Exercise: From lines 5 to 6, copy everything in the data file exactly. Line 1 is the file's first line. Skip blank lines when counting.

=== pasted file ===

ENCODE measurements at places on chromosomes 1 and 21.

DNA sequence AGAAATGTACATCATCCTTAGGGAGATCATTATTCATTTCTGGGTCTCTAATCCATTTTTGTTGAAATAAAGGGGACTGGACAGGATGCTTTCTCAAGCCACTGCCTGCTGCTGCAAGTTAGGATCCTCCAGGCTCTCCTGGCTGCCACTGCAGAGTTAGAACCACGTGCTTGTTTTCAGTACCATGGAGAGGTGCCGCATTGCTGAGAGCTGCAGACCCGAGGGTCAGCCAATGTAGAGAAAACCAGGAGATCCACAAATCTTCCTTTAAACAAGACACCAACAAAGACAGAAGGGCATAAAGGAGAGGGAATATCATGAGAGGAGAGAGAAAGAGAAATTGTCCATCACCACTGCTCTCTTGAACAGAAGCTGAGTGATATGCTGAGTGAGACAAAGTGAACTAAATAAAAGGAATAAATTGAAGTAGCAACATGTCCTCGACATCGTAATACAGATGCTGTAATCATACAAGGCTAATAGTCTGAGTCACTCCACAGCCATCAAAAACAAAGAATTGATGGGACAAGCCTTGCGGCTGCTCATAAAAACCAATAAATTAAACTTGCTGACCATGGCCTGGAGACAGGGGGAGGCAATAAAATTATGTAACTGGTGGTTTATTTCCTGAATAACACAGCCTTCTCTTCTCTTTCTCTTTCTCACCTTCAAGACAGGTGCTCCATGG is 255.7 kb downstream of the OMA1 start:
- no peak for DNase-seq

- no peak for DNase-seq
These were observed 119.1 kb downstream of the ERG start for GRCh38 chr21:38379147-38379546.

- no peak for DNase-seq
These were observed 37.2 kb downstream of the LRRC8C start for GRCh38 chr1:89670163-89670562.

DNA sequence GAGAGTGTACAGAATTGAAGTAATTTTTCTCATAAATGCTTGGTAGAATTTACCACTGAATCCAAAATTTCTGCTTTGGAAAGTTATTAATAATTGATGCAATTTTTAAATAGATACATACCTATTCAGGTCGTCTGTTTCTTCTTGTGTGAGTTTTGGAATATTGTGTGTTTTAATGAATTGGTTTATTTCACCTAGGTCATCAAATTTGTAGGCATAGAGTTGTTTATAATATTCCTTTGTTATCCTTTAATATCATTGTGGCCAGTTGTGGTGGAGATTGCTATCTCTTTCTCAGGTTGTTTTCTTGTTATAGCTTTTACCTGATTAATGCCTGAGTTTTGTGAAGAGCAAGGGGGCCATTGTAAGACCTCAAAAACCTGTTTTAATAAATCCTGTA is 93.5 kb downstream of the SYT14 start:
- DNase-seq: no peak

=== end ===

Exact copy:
These were observed 119.1 kb downstream of the ERG start for GRCh38 chr21:38379147-38379546.

- no peak for DNase-seq